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Sports betting simplified
Sports betting is legal in Vermont, but the state has not launched online sportsbooks. Vermont sports betting Bill H127 passed through the House before the Senate made a couple of amendments and also passed it. After the House approved those changes, Gov. Phil Scott signed the bill. Regulators in the state will now work toward getting the industry ready for launch and hope to get sportsbooks online before the 2023-2024 NFL playoffs.
State of Vermont Sports Betting Overview
The exact date for launch is a little unclear at this time, but a timeline laid out in the bill states January 2024 as the likely month. However, regulators have already completed draft regulations for Vermont sports betting and could attempt to launch sometime in Q4 of 2023.
Bill H127 authorizes up to six online Vermont sports betting apps offering online sports betting promos. Still, the total number will depend on how many contracts the Vermont Department of Liquor and Lottery can secure with operators. Lawmakers have indicated they expect two or three. Each operator would pay $500,000 for a Vermont sports betting license, followed by a fee that decreases per operator added annually over the next three years. The bill states that the state’s minimum revenue-sharing rate will be 20%.
In-person sports betting would remain illegal, with the state lacking the physical infrastructure to host brick-and-mortar sportsbooks.
The minimum age to bet in Vermont will be 21, and betting on college sports is allowed under the bill.
Right now, there are no legal betting options in Vermont. The closest option would be any upstate New York casinos, crossing the Canadian border into Quebec, going to New Hampshire, and downloading the DraftKings Sportsbook app.
Should the state legalize betting after studying other states, the market should look largely like others around the US. That means standard bet types and restrictions, including amateur sports events.
Vermont could ban bettors from wagering on in-state college teams since there’s likely just one school that would be affected. Since most states only allow betting on Division I colleges, Vermont could block betting on the University of Vermont Catamounts.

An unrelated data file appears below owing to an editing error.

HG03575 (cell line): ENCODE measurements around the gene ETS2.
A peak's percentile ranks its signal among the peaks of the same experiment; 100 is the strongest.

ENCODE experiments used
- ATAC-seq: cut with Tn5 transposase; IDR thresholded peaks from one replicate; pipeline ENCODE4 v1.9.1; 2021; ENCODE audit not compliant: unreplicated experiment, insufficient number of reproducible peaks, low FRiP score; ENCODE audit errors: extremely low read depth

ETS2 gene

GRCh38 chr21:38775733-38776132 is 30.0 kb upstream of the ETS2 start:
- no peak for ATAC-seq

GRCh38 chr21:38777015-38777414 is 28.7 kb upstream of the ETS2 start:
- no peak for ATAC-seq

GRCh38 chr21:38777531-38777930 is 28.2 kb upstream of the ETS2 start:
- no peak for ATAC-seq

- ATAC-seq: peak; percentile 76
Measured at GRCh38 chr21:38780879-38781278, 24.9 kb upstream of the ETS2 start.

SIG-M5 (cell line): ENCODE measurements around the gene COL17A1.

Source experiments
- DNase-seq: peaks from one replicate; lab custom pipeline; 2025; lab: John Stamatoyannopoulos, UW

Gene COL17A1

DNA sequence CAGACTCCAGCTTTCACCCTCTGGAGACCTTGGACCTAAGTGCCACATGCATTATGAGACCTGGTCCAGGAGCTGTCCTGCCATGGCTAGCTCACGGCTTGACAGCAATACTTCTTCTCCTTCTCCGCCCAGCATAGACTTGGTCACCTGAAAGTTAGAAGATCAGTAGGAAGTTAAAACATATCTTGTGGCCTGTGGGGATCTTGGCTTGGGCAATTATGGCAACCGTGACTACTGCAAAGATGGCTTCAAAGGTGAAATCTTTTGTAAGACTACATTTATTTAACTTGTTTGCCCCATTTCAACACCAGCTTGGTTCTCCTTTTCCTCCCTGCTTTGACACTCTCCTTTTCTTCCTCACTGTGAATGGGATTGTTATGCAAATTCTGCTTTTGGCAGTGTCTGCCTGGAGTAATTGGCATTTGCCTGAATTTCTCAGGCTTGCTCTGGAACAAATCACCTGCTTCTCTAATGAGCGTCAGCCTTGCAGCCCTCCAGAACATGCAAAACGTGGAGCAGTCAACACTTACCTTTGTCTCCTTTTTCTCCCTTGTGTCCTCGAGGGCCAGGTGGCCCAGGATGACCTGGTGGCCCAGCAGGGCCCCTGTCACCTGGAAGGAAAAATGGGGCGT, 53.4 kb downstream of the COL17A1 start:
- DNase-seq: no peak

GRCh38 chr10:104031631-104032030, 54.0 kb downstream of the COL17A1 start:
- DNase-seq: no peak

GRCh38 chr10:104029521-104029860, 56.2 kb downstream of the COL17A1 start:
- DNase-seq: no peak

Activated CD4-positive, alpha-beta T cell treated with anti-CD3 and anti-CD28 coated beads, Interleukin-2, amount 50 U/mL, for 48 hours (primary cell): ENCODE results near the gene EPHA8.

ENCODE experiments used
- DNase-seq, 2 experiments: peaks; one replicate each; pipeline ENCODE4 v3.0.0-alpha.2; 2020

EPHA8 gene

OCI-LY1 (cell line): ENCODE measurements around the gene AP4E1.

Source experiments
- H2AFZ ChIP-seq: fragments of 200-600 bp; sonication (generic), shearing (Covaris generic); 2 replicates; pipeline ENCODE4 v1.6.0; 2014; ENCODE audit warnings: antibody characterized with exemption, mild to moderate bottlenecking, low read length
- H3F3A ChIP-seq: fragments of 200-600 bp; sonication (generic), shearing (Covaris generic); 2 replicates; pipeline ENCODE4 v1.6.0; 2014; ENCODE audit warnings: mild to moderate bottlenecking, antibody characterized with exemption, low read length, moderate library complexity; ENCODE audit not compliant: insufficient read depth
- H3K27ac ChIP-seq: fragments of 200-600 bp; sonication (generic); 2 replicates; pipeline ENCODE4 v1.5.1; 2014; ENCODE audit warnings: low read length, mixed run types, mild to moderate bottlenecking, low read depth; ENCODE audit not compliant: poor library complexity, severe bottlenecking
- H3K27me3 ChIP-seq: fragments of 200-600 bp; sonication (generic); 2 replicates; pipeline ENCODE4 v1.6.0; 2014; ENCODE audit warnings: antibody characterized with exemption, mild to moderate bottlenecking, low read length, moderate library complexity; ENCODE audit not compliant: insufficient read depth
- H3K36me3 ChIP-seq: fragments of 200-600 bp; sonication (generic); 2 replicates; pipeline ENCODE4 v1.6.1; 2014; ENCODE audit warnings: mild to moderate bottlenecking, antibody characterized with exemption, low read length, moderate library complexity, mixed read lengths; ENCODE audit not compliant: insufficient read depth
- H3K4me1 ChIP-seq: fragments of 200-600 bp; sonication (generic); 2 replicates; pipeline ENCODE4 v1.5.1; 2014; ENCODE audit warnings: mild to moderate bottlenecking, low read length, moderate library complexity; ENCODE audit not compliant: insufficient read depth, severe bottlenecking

State of Vermont Sports Betting Timeline
February 2023: A sports betting proposal begins to move through the statehouse. The bill (H. 127), introduced by Rep. Matthew Birong, would authorize between two to six Vermont sports betting apps.
HB 127 would also move the legal age for daily fantasy sports users from 18 to 21.
February 17, 2023: Bill H127 cleared its first committee in a 9-3 vote by The House Committee on Government Operations and Military Affairs, sending it to the next of at least four more committee stops before a House floor vote.
March 24, 2023: A Vermont sports betting bill cleared a legislative chamber for the first time, passing in the House. Backed by the governor, the bill will now be read in the state Senate.
May 2, 2023: Bill H127 is on the Senate agenda for a final vote after a favorable report from the Senate Committee on Appropriations and passing the House.
May 4, 2023: Bill H127 passes in the Senate, meaning the state is on the precipice of legalizing online sports betting pending another approval of the amendments by the House and a signature from the governor.
June 14, 2023: After the House approved amendments to Bill H127 by the Senate, Gov. Phil Scott signed the bill into law.
June 27, 2023: Vermont regulators have already completed a draft of rules governing sports betting in the state and could launch online sportsbooks ahead of schedule. Regulators hope to get sportsbooks online before the 2023-2024 NFL playoffs.
October 2021: The study on the sports-betting industry in the US is completed and submitted. It includes information on potential revenue and taxation.
June 8, 2021: Vermont passes HB 313, an act relating to amendments to alcoholic beverage laws that also requires a study on the sports betting industry to be done by October 15, 2021.
February 11, 2021: Sen. Dick Spears introduces SB 77, which proposes legalizing sports betting under the Department of Liquor and Lottery's authority and allowing up to six sportsbooks to operate in the state. The bill is read and referred to Committee on Economic Development, Housing, and General Affairs but has not progressed.